At first, they were allowed to take old notes till December 31, but when some protested they were being used as dumping grounds for demonetised currency and had no change to return, this was withdrawn. Why did the RBI and banks not discuss the pros and cons before issuing diktats. Rural India has been hit the hardest.Union finance minister Arun Jaitley seems quite happy that his tax collections have risen in November-December despite the demonetisation.Arun Jaitley seems quite happy that his tax collections have risen in November-December despite the demonetisation. One doesn’t know how long this will last. So the one per cent levy some private sector banks decided to demand Saturday night turned out to be a nightmare. The Rs 2,000 note (which many people find little use for) is being dispensed liberally as Rs 500 notes are still in short supply and Rs 1,000 notes aren’t back.
Terror attacks continue and bribery goes on merrily. This deadline has passed, and he is silent on the persisting chaos, with people still not able to freely access their own money. It is inexplicable why all those affected and all stakeholders aren’t consulted when far-reaching decisions are taken. The ATMs of even India’s largest bank, State Bank of India, are still “dry” at several places across the country, as they don’t get enough cash from the RBI. But at what cost? Thousands of daily wage earners have lost jobs across the country as their employers had no cash to pay them. Black money is generated afresh every day, and there’s no word on how this can be stopped as the politicians themselves appear involved. (Representational image) The government has done well to quell, temporarily at least, the protest by petrol pump owners against the move by the banks to levy a transaction charge on credit/debit cards and other plastic money while buying fuel. People are no longer docile.Now, when the industrial pump Suppliers pump owners threatened to stop accepting credit/debit cards, the charges were withdrawn. The petrol pumps get just two and a half per cent commission and there are now 60-70 per cent customers paying in plastic money at petrol pumps.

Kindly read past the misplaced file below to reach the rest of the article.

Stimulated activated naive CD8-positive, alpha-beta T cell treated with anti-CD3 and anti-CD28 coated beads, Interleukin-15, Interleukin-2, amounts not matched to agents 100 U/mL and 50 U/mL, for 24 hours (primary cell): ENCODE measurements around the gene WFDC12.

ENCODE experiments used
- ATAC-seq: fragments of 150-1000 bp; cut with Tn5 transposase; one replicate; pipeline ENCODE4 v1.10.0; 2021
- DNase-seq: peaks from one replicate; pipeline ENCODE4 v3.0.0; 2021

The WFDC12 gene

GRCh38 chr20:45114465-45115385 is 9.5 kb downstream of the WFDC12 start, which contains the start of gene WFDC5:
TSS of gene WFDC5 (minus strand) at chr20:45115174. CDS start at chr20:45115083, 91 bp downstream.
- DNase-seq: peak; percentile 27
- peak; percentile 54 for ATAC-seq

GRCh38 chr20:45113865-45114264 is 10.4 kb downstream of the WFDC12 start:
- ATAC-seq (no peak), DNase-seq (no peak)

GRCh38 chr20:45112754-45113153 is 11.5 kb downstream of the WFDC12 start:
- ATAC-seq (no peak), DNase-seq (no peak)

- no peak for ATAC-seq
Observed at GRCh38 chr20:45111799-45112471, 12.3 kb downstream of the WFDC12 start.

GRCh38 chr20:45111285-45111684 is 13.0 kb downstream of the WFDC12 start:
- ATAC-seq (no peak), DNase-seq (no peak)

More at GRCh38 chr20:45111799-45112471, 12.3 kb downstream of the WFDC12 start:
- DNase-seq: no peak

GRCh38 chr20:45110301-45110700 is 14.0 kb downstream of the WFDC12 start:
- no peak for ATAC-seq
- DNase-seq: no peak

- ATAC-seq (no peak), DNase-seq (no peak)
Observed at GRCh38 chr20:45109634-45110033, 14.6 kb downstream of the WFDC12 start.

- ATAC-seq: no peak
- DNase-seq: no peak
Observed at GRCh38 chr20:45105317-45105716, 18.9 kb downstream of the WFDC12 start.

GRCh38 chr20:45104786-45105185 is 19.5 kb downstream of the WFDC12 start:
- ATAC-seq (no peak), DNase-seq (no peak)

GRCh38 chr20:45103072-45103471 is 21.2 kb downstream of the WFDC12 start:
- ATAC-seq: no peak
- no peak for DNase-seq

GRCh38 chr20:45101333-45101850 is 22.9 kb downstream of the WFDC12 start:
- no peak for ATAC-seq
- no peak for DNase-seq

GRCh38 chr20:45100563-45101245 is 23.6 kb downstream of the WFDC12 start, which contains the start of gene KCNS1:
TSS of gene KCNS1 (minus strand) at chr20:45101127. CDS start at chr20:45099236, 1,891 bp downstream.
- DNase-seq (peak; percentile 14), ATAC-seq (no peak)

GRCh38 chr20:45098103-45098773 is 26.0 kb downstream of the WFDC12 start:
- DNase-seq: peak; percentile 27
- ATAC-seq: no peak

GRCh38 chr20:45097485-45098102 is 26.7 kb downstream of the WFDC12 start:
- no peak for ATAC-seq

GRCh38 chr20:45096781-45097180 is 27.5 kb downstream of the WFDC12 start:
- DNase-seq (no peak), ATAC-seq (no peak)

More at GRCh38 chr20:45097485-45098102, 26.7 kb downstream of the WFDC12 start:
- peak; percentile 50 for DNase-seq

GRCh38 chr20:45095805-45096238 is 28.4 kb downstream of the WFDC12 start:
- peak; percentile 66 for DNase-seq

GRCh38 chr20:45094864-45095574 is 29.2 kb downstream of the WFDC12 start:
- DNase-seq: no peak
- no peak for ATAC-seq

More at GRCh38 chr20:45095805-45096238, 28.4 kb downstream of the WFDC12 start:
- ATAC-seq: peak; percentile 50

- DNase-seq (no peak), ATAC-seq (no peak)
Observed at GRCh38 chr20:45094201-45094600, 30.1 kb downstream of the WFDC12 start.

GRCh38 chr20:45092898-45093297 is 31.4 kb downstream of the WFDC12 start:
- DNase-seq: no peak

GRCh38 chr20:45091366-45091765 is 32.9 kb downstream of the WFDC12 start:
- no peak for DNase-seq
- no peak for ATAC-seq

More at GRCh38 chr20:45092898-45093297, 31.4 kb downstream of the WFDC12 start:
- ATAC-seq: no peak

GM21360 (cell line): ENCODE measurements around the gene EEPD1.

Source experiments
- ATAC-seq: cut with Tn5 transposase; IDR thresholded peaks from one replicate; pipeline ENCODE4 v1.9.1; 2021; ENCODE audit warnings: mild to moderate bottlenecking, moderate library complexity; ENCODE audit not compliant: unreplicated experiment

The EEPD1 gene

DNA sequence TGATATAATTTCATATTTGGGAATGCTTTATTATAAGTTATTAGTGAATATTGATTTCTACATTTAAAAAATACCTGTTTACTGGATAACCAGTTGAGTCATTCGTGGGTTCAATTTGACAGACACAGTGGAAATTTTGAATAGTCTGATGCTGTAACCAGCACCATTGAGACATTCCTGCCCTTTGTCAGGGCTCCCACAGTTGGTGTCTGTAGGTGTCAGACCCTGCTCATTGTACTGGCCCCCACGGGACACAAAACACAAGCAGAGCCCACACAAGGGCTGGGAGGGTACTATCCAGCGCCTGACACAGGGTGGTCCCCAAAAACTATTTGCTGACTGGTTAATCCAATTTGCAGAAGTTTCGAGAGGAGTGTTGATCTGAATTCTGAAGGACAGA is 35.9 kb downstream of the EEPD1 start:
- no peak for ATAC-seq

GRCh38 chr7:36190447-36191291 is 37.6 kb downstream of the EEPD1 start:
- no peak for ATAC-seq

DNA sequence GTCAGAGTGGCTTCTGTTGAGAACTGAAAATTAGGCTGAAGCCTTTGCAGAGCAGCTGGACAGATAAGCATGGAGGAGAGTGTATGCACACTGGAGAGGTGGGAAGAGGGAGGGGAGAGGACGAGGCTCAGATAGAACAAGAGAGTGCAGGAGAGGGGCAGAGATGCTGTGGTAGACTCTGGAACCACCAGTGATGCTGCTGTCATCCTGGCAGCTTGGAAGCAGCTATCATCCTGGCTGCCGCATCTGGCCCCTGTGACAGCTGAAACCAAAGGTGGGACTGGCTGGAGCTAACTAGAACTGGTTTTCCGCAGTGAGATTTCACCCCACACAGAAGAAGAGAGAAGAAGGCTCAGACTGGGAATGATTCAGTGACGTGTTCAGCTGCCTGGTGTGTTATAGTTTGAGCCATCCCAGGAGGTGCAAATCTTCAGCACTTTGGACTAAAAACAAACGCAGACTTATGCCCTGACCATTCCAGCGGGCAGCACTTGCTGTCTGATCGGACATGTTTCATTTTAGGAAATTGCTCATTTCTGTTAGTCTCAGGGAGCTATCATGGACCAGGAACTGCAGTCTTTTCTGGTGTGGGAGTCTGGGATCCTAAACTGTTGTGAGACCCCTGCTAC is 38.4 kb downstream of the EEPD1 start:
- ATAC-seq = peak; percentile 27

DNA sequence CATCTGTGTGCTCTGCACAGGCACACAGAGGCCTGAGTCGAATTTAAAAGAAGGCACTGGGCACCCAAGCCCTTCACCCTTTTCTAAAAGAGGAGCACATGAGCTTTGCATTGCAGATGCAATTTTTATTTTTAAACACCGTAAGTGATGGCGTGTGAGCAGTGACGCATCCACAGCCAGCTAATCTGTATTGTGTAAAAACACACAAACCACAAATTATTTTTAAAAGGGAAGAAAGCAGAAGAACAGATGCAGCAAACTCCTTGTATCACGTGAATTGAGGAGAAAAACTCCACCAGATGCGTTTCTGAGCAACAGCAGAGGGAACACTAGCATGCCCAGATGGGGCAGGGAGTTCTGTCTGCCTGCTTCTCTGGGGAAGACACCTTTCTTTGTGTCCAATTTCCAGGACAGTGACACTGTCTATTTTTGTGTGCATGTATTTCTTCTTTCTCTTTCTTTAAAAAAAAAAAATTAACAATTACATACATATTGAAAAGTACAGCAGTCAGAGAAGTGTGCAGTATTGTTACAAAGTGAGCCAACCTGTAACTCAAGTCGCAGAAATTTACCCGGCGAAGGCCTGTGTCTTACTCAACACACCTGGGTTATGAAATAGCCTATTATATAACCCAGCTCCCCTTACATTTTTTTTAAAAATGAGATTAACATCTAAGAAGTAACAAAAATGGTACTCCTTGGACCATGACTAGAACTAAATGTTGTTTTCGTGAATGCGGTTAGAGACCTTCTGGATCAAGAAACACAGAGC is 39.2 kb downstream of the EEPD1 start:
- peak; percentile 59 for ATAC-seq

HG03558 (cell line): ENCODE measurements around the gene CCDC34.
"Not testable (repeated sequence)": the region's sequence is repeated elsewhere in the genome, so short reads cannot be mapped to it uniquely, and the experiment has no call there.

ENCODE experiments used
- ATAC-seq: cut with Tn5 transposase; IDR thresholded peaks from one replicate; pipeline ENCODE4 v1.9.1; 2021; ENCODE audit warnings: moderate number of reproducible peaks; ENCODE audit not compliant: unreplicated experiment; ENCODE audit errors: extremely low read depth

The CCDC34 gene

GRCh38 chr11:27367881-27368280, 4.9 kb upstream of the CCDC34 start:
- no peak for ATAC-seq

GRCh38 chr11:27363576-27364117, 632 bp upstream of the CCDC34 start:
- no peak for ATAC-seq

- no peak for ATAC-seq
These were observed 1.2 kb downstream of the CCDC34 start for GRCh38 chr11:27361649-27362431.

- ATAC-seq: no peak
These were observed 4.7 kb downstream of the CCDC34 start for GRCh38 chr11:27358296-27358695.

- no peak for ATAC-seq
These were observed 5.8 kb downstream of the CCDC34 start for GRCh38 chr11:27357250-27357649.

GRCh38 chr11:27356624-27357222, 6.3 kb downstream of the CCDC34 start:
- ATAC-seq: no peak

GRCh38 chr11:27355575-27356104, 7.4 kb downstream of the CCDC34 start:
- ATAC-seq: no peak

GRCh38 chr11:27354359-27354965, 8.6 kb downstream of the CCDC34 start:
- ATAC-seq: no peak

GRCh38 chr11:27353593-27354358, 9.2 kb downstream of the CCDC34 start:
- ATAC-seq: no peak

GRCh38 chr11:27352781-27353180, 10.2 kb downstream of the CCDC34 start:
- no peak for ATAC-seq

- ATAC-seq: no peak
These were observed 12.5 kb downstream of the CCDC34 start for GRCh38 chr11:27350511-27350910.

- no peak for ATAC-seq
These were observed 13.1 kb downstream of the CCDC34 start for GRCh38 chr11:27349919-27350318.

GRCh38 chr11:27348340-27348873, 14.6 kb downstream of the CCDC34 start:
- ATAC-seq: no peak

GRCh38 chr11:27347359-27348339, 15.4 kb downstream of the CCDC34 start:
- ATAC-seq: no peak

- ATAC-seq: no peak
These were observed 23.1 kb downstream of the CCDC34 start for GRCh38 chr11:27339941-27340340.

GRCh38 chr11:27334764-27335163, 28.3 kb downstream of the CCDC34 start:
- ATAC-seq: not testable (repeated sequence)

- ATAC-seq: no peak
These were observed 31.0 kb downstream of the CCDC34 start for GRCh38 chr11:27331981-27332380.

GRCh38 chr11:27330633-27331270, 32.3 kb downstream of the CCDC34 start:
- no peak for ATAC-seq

Prime Minister Narendra Modi had sought 50 days, till December 31, for things to stabilise after the demonetisation. In this case, the pumps were being made scapegoats. The basic point is that so many decisions are being taken without consideration of the consequences. On Monday it was decided that banks and oil companies will share the costs of such transactions and consumers and pump owners would not be charged.. The banks were doing the Reserve Bank’s bidding, and it was just another thoughtless diktat, like so many others announced after the November 8 demonetisation of Rs 1,000 and Rs 500 currency notes that had to be rolled back. They have gone through immense hardships after the demonetisation. The petrol pumps get just two and a half per cent commission and there are now 60-70 per cent customers paying in plastic money at petrol pumps